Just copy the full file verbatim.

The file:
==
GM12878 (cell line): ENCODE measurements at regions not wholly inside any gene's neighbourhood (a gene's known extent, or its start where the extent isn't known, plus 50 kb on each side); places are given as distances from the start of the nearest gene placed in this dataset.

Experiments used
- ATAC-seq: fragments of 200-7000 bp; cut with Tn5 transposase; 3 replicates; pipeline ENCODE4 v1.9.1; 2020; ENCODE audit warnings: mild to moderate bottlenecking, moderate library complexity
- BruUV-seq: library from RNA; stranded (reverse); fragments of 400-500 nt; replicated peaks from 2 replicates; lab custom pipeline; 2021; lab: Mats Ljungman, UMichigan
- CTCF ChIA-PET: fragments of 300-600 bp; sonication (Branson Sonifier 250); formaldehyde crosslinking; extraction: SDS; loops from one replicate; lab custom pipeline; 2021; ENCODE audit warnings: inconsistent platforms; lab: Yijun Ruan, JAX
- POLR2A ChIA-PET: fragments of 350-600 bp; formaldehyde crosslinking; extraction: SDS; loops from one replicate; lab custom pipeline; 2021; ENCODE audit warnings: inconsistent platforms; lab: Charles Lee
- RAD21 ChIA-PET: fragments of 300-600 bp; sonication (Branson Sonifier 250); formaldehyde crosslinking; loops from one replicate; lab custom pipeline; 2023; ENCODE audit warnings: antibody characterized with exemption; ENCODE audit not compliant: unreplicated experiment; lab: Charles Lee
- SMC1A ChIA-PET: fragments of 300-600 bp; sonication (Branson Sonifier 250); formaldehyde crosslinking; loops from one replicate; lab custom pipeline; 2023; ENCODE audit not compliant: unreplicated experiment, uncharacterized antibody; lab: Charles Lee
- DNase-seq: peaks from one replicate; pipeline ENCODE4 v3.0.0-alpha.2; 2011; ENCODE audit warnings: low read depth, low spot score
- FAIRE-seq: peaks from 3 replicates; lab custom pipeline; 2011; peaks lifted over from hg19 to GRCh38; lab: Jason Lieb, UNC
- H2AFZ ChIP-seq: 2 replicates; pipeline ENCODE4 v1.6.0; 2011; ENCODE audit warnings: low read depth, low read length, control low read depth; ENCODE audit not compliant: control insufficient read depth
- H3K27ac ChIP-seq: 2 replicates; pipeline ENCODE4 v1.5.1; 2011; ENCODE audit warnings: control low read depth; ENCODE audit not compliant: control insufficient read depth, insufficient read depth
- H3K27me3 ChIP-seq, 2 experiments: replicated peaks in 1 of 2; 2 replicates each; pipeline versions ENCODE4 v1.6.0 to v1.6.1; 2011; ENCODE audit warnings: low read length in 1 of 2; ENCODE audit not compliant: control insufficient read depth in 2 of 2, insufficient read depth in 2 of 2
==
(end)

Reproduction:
GM12878 (cell line): ENCODE measurements at regions not wholly inside any gene's neighbourhood (a gene's known extent, or its start where the extent isn't known, plus 50 kb on each side); places are given as distances from the start of the nearest gene placed in this dataset.

Experiments used
- ATAC-seq: fragments of 200-7000 bp; cut with Tn5 transposase; 3 replicates; pipeline ENCODE4 v1.9.1; 2020; ENCODE audit warnings: mild to moderate bottlenecking, moderate library complexity
- BruUV-seq: library from RNA; stranded (reverse); fragments of 400-500 nt; replicated peaks from 2 replicates; lab custom pipeline; 2021; lab: Mats Ljungman, UMichigan
- CTCF ChIA-PET: fragments of 300-600 bp; sonication (Branson Sonifier 250); formaldehyde crosslinking; extraction: SDS; loops from one replicate; lab custom pipeline; 2021; ENCODE audit warnings: inconsistent platforms; lab: Yijun Ruan, JAX
- POLR2A ChIA-PET: fragments of 350-600 bp; formaldehyde crosslinking; extraction: SDS; loops from one replicate; lab custom pipeline; 2021; ENCODE audit warnings: inconsistent platforms; lab: Charles Lee
- RAD21 ChIA-PET: fragments of 300-600 bp; sonication (Branson Sonifier 250); formaldehyde crosslinking; loops from one replicate; lab custom pipeline; 2023; ENCODE audit warnings: antibody characterized with exemption; ENCODE audit not compliant: unreplicated experiment; lab: Charles Lee
- SMC1A ChIA-PET: fragments of 300-600 bp; sonication (Branson Sonifier 250); formaldehyde crosslinking; loops from one replicate; lab custom pipeline; 2023; ENCODE audit not compliant: unreplicated experiment, uncharacterized antibody; lab: Charles Lee
- DNase-seq: peaks from one replicate; pipeline ENCODE4 v3.0.0-alpha.2; 2011; ENCODE audit warnings: low read depth, low spot score
- FAIRE-seq: peaks from 3 replicates; lab custom pipeline; 2011; peaks lifted over from hg19 to GRCh38; lab: Jason Lieb, UNC
- H2AFZ ChIP-seq: 2 replicates; pipeline ENCODE4 v1.6.0; 2011; ENCODE audit warnings: low read depth, low read length, control low read depth; ENCODE audit not compliant: control insufficient read depth
- H3K27ac ChIP-seq: 2 replicates; pipeline ENCODE4 v1.5.1; 2011; ENCODE audit warnings: control low read depth; ENCODE audit not compliant: control insufficient read depth, insufficient read depth
- H3K27me3 ChIP-seq, 2 experiments: replicated peaks in 1 of 2; 2 replicates each; pipeline versions ENCODE4 v1.6.0 to v1.6.1; 2011; ENCODE audit warnings: low read length in 1 of 2; ENCODE audit not compliant: control insufficient read depth in 2 of 2, insufficient read depth in 2 of 2